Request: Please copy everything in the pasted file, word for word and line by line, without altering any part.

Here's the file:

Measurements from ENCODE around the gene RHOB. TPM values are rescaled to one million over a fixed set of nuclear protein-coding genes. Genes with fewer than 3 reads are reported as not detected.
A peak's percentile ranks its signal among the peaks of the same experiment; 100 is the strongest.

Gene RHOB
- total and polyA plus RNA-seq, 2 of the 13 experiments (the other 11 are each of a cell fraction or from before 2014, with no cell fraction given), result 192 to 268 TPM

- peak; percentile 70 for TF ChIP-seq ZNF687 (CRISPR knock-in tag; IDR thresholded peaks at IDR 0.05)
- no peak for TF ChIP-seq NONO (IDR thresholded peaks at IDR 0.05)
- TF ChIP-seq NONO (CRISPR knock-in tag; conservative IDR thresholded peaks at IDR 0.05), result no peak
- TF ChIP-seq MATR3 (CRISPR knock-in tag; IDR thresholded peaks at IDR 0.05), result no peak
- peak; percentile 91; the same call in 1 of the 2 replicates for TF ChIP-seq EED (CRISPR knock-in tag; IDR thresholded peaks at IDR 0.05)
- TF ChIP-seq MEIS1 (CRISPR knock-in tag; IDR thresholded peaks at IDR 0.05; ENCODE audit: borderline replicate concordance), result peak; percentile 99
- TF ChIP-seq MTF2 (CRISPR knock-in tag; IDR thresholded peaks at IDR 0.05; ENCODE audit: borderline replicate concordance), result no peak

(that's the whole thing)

Measurements from ENCODE around the gene RHOB. TPM values are rescaled to one million over a fixed set of nuclear protein-coding genes. Genes with fewer than 3 reads are reported as not detected.
A peak's percentile ranks its signal among the peaks of the same experiment; 100 is the strongest.

Gene RHOB
- total and polyA plus RNA-seq, 2 of the 13 experiments (the other 11 are each of a cell fraction or from before 2014, with no cell fraction given), result 192 to 268 TPM

- peak; percentile 70 for TF ChIP-seq ZNF687 (CRISPR knock-in tag; IDR thresholded peaks at IDR 0.05)
- no peak for TF ChIP-seq NONO (IDR thresholded peaks at IDR 0.05)
- TF ChIP-seq NONO (CRISPR knock-in tag; conservative IDR thresholded peaks at IDR 0.05), result no peak
- TF ChIP-seq MATR3 (CRISPR knock-in tag; IDR thresholded peaks at IDR 0.05), result no peak
- peak; percentile 91; the same call in 1 of the 2 replicates for TF ChIP-seq EED (CRISPR knock-in tag; IDR thresholded peaks at IDR 0.05)
- TF ChIP-seq MEIS1 (CRISPR knock-in tag; IDR thresholded peaks at IDR 0.05; ENCODE audit: borderline replicate concordance), result peak; percentile 99
- TF ChIP-seq MTF2 (CRISPR knock-in tag; IDR thresholded peaks at IDR 0.05; ENCODE audit: borderline replicate concordance), result no peak